The early availability of the birth control pill is responsible for roughly a third of women's wage gains since the 1960s, finds new research that adds another dimension to the debate over insurance coverage of contraception.
"As the pill provided younger women the expectation of greater control over childbearing, women invested more in their human capital and careers," study researcher Martha Bailey, an economist at the University of Michigan, said in a statement. "Most affected were women with some college, who benefitted from these investments through remarkable wage gains over their lifetimes."
Bailey and her colleagues used data on women's wages and education from the National Longitudinal Survey of Young Women, which began in 1968 and continued with 21 follow-up interviews with more than 5,000 women over the years. In this study, the researchers focused on the 4,300 or so women born between 1943 and 1954.
For these women, early access to the pill varied. After birth control pills were approved for contraceptive use in healthy women in 1960, U.S. states varied as to what age unmarried women could get the pill without parental permission. In some, the age was 18, while other women had to wait until 21.
Availability doubled the use of the pill among women in the 18- to 21-year-old range — a crucial time, given the beginning of college and higher education. With oral contraceptives, women no longer had to choose between investing in their careers and investing in a mate (with which came the risk of pregnancy), the researchers said.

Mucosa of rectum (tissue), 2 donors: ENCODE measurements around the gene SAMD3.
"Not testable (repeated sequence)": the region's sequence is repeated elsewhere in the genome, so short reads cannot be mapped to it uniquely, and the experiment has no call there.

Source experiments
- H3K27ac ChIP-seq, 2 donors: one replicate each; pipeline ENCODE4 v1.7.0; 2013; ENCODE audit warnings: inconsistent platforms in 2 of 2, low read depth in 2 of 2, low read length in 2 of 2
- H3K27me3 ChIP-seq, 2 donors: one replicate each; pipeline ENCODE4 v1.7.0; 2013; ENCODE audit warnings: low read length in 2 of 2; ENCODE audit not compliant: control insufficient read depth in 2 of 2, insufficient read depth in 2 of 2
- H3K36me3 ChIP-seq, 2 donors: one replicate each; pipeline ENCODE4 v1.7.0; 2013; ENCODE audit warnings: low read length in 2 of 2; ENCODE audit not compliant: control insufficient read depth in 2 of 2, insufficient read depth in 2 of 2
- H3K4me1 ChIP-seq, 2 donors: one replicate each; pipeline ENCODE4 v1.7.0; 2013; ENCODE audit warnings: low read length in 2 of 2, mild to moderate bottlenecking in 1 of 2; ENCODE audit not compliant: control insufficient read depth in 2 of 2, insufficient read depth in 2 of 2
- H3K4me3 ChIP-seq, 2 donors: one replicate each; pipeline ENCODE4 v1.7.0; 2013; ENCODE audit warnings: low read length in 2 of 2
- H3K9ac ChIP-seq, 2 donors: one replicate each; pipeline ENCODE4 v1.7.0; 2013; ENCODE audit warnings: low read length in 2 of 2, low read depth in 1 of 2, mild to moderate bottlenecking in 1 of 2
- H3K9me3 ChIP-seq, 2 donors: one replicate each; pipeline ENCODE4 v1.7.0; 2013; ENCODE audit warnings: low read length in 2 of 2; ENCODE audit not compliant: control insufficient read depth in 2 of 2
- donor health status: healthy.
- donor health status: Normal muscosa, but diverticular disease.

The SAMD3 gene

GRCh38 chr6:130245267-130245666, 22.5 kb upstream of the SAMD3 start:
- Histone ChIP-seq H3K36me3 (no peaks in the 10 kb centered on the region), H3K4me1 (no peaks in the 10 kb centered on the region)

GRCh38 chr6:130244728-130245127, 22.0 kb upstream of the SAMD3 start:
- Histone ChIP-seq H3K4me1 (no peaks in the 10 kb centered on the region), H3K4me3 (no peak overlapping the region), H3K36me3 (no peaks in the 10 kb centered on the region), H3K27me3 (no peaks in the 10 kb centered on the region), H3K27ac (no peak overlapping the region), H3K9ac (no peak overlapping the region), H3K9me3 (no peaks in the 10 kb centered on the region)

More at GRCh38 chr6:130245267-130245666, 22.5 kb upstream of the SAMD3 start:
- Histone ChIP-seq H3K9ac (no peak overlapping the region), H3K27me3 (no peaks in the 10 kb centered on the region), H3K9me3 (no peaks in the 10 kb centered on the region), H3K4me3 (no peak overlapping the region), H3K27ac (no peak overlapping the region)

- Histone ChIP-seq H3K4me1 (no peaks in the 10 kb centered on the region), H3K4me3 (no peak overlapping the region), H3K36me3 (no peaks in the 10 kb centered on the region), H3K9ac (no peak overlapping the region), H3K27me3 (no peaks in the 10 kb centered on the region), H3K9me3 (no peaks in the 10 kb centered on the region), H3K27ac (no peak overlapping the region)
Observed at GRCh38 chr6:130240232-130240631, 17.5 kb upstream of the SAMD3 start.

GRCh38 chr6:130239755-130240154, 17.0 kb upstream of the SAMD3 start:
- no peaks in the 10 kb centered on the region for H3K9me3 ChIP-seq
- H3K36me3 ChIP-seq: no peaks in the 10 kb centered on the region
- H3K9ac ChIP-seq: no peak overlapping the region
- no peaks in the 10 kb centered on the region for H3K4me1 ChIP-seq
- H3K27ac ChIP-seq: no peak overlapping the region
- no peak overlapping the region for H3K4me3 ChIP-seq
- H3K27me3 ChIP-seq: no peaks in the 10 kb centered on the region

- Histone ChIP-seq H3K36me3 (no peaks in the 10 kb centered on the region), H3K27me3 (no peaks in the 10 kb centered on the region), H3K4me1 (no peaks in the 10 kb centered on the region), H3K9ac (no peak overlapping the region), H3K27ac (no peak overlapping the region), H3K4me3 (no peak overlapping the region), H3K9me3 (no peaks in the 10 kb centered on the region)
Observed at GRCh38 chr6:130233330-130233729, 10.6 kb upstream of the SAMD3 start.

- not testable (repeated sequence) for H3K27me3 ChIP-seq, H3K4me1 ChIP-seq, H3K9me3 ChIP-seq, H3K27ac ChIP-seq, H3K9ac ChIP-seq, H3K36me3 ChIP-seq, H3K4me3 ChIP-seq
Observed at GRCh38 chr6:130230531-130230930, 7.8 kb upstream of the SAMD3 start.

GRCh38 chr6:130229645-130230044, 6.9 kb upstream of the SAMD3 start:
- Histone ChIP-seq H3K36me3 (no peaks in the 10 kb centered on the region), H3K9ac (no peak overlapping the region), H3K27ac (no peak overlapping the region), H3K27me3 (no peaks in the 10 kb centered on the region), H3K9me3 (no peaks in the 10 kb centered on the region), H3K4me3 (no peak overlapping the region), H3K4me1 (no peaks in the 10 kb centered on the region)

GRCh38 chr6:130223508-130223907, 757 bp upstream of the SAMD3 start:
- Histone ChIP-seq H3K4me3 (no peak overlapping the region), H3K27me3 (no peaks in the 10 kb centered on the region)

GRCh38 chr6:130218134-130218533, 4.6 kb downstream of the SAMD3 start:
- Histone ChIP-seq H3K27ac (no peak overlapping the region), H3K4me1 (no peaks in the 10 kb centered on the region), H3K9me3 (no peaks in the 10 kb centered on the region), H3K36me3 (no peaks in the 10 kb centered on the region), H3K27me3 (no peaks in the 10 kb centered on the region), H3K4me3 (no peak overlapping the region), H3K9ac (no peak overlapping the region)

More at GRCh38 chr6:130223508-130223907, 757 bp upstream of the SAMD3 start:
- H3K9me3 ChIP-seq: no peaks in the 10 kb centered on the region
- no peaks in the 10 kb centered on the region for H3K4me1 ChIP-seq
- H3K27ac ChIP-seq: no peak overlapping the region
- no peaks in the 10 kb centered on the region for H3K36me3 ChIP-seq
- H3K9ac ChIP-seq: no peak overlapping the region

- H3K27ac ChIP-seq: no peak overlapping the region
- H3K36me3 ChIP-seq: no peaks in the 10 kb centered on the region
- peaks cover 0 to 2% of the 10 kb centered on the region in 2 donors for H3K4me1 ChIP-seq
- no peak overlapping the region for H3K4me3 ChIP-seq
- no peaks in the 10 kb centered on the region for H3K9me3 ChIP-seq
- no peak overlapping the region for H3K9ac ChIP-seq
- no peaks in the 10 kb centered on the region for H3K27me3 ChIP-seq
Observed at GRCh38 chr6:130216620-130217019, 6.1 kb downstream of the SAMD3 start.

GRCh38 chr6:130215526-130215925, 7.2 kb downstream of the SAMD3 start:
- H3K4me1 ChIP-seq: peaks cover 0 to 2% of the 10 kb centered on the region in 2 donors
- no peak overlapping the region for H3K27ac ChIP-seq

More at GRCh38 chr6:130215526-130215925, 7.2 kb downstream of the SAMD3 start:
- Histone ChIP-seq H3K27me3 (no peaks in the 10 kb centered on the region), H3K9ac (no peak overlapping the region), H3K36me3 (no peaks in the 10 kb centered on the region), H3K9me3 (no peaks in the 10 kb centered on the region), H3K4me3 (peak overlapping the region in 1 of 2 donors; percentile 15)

The result, Bailey and her colleagues report in a National Bureau of Economic Research working paper due to be published in July in the American Economic Journal: Applied Economics, was that women in early-access states saw a decline in their wages in their 20s as they invested in their education. By the 1980s and 1990s, though, those same women were making 8 percent more each year than their counterparts who hadn't had access to the pill so early. [7 Surprising Facts About the Pill]
Of the one-third bump in wages attributable to early access to the pill, two-thirds of that came from these women having greater workplace experience, the study found. The rest came from women gaining more education and from choosing more lucrative, traditionally male, fields.
The study likely underestimates the role of the pill, Bailey said, given that it did not take into account the effect of pill use differences after age 20 or so.
"The pill’s availability likely altered norms and expectations about marriage and childbearing," Bailey said. "It also likely affected the decisions of companies to hire and promote women."
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Stephanie Pappas is a contributing writer for Live Science, covering topics ranging from geoscience to archaeology to the human brain and behavior. She was previously a senior writer for Live Science but is now a freelancer based in Denver, Colorado, and regularly contributes to Scientific American and The Monitor, the monthly magazine of the American Psychological Association. Stephanie received a bachelor's degree in psychology from the University of South Carolina and a graduate certificate in science communication from the University of California, Santa Cruz.